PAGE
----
James Madison Papers

To James Madison from Stanley Griswold, 17 September 1805

From Stanley Griswold, 17 September 1805

¶ From Stanley Griswold. Letter not found. 17 September 1805. Presumed to have covered the undated enclosure (DNA: RG 59, TP, Michigan, vol. 1; 2 pp.) docketed by Wagner: “Recd. in Mr S. Griswold’s 17 Septr. 1805.” For the law referred to, see U.S. Statutes at Large, 1:285–86.


Questions submitted by the Secretary of the Territory of Michigan, to the Secretary of State.

1. Is it the duty of the Secretary of the territory, to attend the Governor and Judges in their legislative capacity, to engross, or prepare the manuscript of their laws, previous to signature—or must they prepare them themselves, or by a clerk, and deliver them over to the secretary in a state of completion?

2. Is it the duty of the secretary to attend on the Governor in his executive capacity, to prepare his acts previous to signature, and minute his proceedings—or must the Governor prepare and minute them himself, or by a private secretary, and deliver them over in a state of completion?

3. Must the executive acts, and the laws of the governor and judges, and their proceedings respectively, be transcribed by the secretary of the Territory into books, or volumes, in order to “keep and preserve them safely”—or is it sufficient, that the originals be kept on file, or in rolls, in the secretary’s office?

4. Is the secretary of the territory at liberty to procure at this place, the stationary &c. necessary for his office, at the public expence—or may he expect to be supplied by government from the city of Washington?

5. To what amount may it be expected that government will authorise expence for office-rent, in the present situation of this town, where rent is excessively high and difficult to be procured, in consequence of the fire? And will an allowance be made for office-rent, in case the papers of the office are kept (safely) in a desk, or case, in a house hired for family use?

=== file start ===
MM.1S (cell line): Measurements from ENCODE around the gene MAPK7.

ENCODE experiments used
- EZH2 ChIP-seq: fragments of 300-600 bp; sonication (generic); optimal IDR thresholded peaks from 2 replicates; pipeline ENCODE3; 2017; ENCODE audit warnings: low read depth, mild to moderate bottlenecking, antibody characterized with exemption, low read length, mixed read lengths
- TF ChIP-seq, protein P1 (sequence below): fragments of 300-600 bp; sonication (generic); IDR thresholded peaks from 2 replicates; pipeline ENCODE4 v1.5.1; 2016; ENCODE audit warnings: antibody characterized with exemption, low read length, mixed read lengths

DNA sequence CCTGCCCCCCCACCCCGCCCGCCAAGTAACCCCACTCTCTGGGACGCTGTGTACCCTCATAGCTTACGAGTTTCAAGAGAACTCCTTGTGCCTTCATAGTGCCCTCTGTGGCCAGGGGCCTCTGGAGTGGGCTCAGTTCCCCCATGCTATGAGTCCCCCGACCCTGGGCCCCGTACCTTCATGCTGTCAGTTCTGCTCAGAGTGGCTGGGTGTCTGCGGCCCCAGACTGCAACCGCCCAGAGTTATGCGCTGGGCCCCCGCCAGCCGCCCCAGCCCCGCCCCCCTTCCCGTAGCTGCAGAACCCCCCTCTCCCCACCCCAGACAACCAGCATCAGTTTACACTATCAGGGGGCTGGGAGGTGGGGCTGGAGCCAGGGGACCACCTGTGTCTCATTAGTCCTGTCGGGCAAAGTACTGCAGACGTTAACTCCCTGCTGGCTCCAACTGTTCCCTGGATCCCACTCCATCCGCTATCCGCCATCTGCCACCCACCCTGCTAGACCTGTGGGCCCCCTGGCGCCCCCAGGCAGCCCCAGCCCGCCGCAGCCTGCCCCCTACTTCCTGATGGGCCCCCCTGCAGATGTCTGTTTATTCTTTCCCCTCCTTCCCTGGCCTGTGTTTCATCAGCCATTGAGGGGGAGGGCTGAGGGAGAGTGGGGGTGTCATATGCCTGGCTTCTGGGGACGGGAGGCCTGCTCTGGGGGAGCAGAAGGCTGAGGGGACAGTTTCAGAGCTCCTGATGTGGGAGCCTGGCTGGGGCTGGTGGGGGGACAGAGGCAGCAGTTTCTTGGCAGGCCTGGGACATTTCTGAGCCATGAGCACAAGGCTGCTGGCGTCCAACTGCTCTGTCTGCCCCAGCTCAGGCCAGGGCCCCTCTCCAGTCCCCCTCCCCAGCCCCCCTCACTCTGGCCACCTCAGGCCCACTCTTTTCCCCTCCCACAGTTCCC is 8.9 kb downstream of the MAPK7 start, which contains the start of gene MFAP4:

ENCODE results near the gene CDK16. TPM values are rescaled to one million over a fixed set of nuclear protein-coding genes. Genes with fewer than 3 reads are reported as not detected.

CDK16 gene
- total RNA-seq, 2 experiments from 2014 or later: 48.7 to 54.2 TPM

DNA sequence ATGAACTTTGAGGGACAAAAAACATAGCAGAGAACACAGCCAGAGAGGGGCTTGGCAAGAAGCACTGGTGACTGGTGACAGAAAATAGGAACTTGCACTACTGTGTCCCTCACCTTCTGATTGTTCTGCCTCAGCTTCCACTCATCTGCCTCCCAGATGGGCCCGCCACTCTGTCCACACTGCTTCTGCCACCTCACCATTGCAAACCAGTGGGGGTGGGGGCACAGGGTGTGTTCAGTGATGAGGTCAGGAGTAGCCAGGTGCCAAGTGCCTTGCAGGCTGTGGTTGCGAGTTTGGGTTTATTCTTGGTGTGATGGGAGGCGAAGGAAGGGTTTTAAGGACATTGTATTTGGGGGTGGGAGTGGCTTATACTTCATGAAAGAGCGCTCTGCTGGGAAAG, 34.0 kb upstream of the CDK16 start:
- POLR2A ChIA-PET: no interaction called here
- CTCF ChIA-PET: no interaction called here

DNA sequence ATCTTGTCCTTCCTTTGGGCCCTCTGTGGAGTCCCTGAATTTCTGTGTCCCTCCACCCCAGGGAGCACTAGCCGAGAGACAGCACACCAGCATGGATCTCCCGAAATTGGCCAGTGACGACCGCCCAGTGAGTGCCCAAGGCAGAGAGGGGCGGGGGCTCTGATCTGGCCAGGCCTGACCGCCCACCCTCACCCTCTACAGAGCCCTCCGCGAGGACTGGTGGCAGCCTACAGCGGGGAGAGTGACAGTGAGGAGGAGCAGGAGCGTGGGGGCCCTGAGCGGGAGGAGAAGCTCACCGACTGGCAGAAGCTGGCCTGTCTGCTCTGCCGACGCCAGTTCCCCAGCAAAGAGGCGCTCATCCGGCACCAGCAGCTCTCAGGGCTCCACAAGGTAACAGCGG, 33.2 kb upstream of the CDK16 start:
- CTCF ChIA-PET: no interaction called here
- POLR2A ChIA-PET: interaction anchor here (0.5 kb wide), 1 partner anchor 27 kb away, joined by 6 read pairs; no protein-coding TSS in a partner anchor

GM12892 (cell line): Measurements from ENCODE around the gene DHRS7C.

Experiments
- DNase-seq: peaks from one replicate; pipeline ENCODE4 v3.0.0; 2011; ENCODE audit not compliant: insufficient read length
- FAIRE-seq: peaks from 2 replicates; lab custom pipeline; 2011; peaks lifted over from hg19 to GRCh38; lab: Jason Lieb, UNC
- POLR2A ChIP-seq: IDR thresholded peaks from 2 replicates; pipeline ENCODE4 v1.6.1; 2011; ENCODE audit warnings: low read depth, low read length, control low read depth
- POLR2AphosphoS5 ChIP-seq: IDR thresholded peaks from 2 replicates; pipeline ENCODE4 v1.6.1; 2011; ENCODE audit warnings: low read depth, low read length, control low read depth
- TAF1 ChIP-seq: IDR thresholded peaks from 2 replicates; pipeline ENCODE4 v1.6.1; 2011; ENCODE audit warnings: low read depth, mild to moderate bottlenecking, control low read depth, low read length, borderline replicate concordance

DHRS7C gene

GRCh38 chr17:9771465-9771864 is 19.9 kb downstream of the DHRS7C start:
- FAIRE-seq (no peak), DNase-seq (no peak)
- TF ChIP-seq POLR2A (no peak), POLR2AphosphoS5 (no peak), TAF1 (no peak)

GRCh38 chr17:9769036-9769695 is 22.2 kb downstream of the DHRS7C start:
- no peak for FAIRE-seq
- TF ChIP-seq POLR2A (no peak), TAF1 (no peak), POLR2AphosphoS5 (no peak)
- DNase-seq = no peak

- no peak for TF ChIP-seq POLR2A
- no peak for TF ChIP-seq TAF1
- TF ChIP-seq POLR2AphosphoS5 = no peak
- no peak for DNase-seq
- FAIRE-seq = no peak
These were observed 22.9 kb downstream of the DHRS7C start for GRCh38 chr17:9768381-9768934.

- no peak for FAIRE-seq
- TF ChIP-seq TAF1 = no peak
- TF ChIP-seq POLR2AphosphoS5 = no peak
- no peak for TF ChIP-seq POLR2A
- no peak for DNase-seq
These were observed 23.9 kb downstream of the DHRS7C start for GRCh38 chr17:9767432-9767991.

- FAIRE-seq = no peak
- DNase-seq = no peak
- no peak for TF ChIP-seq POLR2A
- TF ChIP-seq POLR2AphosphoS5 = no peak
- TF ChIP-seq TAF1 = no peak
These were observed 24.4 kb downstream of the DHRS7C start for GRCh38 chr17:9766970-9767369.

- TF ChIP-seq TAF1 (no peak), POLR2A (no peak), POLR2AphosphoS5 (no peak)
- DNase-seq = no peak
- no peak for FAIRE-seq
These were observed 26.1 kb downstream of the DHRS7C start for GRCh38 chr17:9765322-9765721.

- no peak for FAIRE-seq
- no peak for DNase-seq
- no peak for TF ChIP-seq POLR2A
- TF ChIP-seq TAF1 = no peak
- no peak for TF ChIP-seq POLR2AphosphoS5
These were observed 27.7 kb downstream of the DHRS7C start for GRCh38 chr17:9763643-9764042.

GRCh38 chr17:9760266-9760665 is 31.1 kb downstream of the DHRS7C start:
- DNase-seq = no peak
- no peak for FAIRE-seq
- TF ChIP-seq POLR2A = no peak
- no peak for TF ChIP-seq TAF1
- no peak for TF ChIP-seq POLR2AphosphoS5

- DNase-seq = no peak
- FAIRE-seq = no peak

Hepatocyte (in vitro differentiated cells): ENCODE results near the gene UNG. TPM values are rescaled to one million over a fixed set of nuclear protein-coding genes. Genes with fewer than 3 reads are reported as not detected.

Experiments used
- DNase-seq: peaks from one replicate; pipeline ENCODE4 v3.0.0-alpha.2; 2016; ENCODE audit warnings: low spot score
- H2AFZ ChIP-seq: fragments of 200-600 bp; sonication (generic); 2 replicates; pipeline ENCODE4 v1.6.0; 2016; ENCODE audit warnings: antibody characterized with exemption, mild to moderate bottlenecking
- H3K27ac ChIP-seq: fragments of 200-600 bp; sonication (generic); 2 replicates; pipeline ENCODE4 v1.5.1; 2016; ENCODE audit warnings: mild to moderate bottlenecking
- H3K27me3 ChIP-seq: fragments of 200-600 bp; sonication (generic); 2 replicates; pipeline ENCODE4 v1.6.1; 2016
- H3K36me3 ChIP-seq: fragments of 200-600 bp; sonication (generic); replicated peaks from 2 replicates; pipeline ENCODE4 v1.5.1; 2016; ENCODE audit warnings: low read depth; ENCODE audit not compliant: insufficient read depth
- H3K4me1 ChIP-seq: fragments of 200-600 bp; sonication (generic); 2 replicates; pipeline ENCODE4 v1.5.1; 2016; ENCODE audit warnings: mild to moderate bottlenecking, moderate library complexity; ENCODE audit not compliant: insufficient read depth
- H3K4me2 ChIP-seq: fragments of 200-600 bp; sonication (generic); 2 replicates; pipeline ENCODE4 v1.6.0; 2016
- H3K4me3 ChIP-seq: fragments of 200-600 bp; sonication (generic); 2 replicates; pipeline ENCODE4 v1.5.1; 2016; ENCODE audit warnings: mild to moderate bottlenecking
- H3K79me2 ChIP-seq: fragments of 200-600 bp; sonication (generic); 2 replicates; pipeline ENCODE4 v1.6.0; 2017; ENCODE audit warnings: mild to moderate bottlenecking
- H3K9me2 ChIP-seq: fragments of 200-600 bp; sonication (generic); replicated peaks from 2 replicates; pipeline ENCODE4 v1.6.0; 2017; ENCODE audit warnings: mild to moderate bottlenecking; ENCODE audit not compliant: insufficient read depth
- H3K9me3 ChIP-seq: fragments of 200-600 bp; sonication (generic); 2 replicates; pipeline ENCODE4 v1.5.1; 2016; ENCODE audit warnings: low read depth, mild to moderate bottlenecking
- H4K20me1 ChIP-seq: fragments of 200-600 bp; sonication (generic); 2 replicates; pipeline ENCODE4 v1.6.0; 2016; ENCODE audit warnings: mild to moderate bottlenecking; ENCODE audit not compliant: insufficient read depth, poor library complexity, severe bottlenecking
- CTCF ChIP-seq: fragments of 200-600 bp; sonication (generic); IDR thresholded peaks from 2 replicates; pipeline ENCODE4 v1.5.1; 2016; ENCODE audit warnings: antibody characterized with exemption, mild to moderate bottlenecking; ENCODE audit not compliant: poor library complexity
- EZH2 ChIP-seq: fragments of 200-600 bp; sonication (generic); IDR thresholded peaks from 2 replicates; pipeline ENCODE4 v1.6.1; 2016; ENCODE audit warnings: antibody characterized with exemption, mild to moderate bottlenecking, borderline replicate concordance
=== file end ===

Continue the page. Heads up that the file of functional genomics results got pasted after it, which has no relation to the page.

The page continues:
6. If it should fall to my lot to be called to execute the duties of Governor of this Territory for a considerable length of time, may an extra allowance of salary be expected for such extra service? Or is it adviseable for me to incur the expences necessary to support the usual stile of Chief Magistrate during that time, depending on something more to reimburse those expences, than the small and very insufficient salary of Secretary?

7. Do the provisions contained in the act of congress, passed the 8th. day of May, 1792, entituled, “An Act respecting the government of the territories of the United States, Northwest and South of the river Ohio,” apply to the Territory of Michigan?

8. Is the secretary of the Territory, who, in case of the death or absence of the Commander in Chief of its militia, must supply his place, liable to be called on to do military duty in any station subordinate to that nearest to the Commander in Chief? To state it in the extreme, would it be proper for a private soldier to step forward from the ranks, to command General officers, in any case?

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